Works incorporating handmade paper highlight the unique perspectives and lived experiences of Korean and Korean American artists.
Daughter by Steph Rue (American, b. 1981) was commissioned by the Asian Art Museum in 2021 amid rising anti-Asian violence. Inspired by the bojagi in the museum collection — traditional Korean textiles often comprised of leftover fabric scraps — Rue created a “quilt” by joining pieces of hanji, a Korean handmade paper known for its durability and 1,500-year-long history. Engaging in dialogue with her cultural heritage, this work reflects the paradoxes and multiplicity of Rue’s immigrant experience while making a heartfelt appeal for the safety of the next generation.
Taking the medium and themes of Daughter as an organizing principle, this exhibition also includes works incorporating paper by Jiha Moon (b. Korea, 1973), Yoong Bae (American, b. Korea, 1928–1992), Kim Jeeun (Korean, b. 1963), Koo Bohnchang (Korean, b. 1953), and Theresa Hak Kyung Cha (American, b. Korea, 1951–1982). From Moon’s playful mix of symbols drawn from social media, Korean folk painting, and American kitsch to Cha’s poetic exploration of language on joss paper (typically burned as an offering to the deceased), each piece brings the artist’s unique perspective and lived experience to the foreground. Collectively, these works speak to the complexity and variety of contemporary Korean and Korean American stories.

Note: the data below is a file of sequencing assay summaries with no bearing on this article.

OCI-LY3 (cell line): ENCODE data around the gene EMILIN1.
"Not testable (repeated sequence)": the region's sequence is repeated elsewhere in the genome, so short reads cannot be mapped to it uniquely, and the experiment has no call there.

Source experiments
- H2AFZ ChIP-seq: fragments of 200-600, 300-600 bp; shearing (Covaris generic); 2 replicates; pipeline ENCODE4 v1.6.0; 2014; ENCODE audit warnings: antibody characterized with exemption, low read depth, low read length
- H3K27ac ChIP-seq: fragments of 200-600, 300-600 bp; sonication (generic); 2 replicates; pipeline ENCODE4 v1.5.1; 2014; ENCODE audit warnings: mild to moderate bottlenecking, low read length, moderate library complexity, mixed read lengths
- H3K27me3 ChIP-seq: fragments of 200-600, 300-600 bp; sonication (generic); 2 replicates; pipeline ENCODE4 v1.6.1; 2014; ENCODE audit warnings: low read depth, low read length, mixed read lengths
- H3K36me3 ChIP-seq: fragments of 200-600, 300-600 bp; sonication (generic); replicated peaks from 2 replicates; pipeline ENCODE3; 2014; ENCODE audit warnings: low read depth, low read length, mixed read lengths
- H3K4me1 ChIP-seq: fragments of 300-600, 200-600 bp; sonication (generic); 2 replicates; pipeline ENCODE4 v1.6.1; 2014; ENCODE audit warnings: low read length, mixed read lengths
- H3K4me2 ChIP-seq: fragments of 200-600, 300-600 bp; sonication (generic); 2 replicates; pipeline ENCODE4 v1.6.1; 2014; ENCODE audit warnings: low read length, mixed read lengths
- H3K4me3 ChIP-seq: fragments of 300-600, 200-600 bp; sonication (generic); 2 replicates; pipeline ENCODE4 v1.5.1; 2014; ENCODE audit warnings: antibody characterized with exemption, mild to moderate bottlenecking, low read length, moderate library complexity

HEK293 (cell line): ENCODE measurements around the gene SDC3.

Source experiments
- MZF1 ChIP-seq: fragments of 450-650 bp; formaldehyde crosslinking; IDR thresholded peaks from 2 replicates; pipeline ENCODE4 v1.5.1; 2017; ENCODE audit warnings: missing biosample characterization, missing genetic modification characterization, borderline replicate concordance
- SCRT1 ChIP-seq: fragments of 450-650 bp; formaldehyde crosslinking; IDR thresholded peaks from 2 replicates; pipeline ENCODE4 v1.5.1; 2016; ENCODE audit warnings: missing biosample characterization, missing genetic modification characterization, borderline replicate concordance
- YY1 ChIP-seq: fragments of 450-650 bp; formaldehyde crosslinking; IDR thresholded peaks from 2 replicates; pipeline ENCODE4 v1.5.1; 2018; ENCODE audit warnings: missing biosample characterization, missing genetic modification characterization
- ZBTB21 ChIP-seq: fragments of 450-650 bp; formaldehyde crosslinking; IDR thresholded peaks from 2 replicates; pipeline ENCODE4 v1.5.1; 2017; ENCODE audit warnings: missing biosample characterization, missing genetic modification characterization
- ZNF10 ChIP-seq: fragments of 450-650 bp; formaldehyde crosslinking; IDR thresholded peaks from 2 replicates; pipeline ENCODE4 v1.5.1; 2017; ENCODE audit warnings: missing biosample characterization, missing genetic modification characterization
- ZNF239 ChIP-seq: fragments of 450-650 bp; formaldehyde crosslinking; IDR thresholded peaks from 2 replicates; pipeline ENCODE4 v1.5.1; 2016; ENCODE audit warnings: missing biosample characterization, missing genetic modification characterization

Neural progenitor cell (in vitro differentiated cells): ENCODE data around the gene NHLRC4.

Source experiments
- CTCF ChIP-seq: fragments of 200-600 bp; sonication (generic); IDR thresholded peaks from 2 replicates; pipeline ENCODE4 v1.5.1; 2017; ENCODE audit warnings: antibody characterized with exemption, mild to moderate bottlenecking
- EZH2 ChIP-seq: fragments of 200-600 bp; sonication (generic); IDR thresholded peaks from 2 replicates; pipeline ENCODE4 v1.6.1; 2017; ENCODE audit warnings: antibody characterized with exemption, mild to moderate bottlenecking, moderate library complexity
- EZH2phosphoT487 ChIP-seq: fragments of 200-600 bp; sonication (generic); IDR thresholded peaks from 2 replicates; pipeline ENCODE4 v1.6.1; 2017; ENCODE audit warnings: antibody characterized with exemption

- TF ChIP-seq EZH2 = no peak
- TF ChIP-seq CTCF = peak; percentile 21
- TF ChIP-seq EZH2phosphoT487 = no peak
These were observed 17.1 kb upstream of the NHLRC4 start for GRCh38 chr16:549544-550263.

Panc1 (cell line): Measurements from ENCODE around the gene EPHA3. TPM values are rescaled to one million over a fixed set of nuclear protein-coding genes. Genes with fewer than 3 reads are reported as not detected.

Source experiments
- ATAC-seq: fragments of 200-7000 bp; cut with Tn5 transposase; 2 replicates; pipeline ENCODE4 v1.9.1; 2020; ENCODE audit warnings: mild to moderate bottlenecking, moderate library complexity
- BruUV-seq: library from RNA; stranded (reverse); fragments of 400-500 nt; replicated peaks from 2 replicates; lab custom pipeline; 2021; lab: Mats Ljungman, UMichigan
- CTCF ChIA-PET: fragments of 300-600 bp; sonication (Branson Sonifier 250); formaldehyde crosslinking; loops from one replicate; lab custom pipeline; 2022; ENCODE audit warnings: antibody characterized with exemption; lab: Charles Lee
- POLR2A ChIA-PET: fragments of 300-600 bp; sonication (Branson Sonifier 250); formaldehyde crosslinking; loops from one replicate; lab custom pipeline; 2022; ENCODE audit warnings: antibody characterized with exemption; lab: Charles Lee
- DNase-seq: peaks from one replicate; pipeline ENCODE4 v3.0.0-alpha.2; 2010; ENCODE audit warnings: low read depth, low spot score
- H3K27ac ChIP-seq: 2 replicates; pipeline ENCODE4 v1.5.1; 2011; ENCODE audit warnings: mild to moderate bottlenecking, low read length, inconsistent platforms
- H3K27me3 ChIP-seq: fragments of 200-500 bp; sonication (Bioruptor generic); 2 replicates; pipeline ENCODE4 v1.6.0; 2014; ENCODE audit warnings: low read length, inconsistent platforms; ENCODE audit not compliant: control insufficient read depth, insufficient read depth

Image: Daughter, 2022, by Steph Rue (American, b. 1981). Korean mulberry paper (hanji), cotton batting, cotton thread, found Bible pages, persimmon juice, and inkjet print. Asian Art Museum, Gift of Steph Rue, F2022.37. Photograph © Asian Art Museum.
Image: Immortal Dessert Dixie, 2021, by Jiha Moon (b. Korea, 1973). Earthenware with glaze and underglaze decoration (lamp); acrylic screenprint on hanji paper (lampshade). Museum purchase, Mortimer-Harvey Fund, 2022.103. Photograph © Derek Eller Gallery.